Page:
Boss Audio Systems Rs80 800-Watt 8-Inch Low Profile Amplified Subwoofer With Remote Level Control is a part of Low Pass Filter Subwoofer products library. To see this Boss Audio Systems Rs80 800-Watt 8-Inch Low Profile Amplified Subwoofer With Remote Level Control in stock for product, click the link above and come over and then you will get this item about Boss Audio Systems Rs80 800-Watt 8-Inch Low Profile Amplified Subwoofer With Remote Level Control .
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MOSFET PWM (Pulse Width Modulated) Power Supply
Metal–Oxide–Semiconductor Field-Effect Transistor is a transistor used for amplifying or switching electronic signals. We use it in computers, telephones, game consoles, cars, electrical appliances, and in this case, amplifiers. They are found in systems where information is processed or stored. A MOSFET is basically an electrical switch that allows the flow of electrical current. It allows or prevents the flow of power and creates an efficient amplifier. The “Pulse Width Modulated” is a design that is significantly simplifies power supplies. It controls the output voltage and current precisely by not only removing the output current sensing loss, but also eliminating all secondary feedback circuitry. The PWM can increase efficiency, is lighter and smaller, and can reduce total cost, as well as productivity and system reliability.
- Thermal, short, and overload protection circuits
- Soft delay remote turn-on
- Remote turn/turn off circuit
- Nickel plated RCA low level and high level inputs
- LED power status indicator
What Comes In The Box?
- Remote subwoofer level control
- Remote subwoofer control cable
- High level input harness/wire
- Instruction manual
- Mounting legs and hardware
Low And High Level Inputs
There are two different ways that you can get a signal into the RS80: high and low level input. Low level input is measured in voltages and comes in the form of RCA outputs from the back of your receiver, going to the RCA inputs on your subwoofer. High level input is measure in watts, and comes in the form of one positive and one negative wire from the back of your receiver, going to the input terminal of your subwoofer in the same wire form. Low-level (RCA) input wiring is preferred for best audio performance. Always use a high-quality RCA cable for the best audio performance.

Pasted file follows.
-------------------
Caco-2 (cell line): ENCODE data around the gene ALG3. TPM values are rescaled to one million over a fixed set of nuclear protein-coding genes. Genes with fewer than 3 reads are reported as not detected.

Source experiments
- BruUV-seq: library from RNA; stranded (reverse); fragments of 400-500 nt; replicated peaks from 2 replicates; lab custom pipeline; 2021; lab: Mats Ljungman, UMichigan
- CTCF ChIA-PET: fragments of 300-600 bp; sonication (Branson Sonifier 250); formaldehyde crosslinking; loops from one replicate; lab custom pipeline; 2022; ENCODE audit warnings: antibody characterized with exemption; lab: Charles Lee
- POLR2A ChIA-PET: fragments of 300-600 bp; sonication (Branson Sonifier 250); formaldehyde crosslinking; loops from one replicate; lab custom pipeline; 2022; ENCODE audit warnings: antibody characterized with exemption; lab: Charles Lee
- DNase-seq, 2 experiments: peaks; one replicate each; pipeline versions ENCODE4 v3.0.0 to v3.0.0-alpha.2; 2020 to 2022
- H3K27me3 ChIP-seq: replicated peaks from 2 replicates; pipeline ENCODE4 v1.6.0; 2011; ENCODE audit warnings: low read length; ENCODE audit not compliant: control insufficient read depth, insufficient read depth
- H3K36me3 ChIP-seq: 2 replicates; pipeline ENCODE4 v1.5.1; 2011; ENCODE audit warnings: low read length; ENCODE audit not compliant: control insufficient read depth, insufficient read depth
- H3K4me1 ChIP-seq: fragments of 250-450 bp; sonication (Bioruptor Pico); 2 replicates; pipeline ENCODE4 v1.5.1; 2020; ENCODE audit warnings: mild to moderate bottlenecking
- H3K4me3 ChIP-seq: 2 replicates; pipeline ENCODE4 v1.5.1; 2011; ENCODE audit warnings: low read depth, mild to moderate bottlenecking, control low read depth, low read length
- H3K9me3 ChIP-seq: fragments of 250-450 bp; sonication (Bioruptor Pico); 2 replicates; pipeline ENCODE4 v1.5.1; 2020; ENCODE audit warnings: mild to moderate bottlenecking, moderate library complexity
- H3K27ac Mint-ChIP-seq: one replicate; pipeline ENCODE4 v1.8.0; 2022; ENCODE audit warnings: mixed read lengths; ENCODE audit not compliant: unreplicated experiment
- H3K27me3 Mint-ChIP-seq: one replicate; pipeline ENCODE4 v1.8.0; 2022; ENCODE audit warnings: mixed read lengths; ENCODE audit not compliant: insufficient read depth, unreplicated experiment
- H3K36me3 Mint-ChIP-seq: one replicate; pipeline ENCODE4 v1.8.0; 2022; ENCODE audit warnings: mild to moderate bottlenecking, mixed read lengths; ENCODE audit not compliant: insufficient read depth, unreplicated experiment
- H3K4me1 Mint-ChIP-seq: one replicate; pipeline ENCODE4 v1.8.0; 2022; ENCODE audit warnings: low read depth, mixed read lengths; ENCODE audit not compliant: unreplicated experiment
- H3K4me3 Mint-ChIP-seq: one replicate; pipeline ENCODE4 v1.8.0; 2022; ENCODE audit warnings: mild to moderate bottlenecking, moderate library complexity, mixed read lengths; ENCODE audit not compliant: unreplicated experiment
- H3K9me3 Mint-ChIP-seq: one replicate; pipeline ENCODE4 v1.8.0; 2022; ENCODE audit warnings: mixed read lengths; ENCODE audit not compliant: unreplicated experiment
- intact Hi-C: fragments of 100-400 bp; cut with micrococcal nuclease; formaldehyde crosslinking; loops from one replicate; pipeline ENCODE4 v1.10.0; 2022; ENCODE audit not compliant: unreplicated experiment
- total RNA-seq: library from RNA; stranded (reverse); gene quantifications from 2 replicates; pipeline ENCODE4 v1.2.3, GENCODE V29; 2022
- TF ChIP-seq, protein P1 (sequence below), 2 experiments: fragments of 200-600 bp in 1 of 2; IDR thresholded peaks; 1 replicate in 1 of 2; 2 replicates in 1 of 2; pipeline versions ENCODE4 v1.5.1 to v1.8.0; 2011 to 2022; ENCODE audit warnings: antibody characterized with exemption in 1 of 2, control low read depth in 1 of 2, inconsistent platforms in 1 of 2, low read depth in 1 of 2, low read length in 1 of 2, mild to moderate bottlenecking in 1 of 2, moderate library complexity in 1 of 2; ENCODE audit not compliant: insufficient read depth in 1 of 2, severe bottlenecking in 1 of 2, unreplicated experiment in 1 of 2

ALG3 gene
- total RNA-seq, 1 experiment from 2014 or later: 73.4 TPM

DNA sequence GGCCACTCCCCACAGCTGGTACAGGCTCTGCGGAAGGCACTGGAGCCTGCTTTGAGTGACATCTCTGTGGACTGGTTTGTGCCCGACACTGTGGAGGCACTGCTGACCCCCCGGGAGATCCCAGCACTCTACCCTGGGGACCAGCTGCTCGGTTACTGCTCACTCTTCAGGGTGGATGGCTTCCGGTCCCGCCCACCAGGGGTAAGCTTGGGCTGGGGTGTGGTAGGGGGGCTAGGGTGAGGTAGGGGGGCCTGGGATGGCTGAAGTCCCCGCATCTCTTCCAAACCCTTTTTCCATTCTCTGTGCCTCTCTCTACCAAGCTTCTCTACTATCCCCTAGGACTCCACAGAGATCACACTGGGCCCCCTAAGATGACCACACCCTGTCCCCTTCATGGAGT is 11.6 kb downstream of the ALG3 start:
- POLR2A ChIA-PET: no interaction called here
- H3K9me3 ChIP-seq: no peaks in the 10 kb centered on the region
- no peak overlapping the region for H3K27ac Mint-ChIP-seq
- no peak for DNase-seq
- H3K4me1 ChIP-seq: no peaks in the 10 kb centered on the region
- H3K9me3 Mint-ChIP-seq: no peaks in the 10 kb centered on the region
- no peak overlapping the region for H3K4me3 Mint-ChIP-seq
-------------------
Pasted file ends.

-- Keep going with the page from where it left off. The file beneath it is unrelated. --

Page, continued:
Variable Bass Boost
The difference between bass boost and variable bass boost is that with bass boost you either have extra bass or you don’t. But with variable bass boost you have the control of exactly how much bass you want to pump out to your subwoofer(s). With the RS80 you get variable bass boost.
Phase Selector Switch
This switch basically keeps all of your speakers and subwoofers in the same phase. If you have the RS80 in the trunk or under your seat and the bass is out of phase with the main (right and left) loudspeakers, then you will likely get poor quality bass. Switch your phase selector one way or the other to discover which way gives the best bass.
Variable Subsonic Filter
Subwoofers start to bottom out trying to reproduce low-frequency signals that are below their abilities to sound off. Bottoming out is a mechanical problem and happens when the subwoofer driver reaches the limit of its excursion and creates a clacking or flapping sound, instead of the low frequency entering its voice coils. If your sub is bottoming out, short of changing the driver into one that has better low-frequency handling, you can try making adjustments to the subsonic filter to filter out frequencies below its specified low frequency limits.
Adjustable Input Sensitivity
Properly setting the gain on your RS80 is key to getting great sound out of it. The gain control is not for adjusting volume. It simply adjusts the amount of signal that is coming from your receiver and going to your amplifier. If you set it too high, you are introducing distortion into the sound. But if you set it too low, then you are choking back on what it is there to do in the first place. A technique that works on most amplifiers involves first turning the amplifier’s gain all the way down. Then go up front and put on some music. Now crank the stereo's volume until you hear distortion. Then, back it off until the distortion goes away. Next, go to your amplifier and turn the gain up until the distortion comes back, and once again, back off until the distortion goes away.
Low Pass Filter
A low-pass filter is an electronic circuit that removes all the notes below the filter's frequency setting. A low-pass filter, set at 100 Hz for example, will block the notes above 100 Hz and allow those under that to pass. Low-pass filters are primarily used to keep high notes from subwoofers.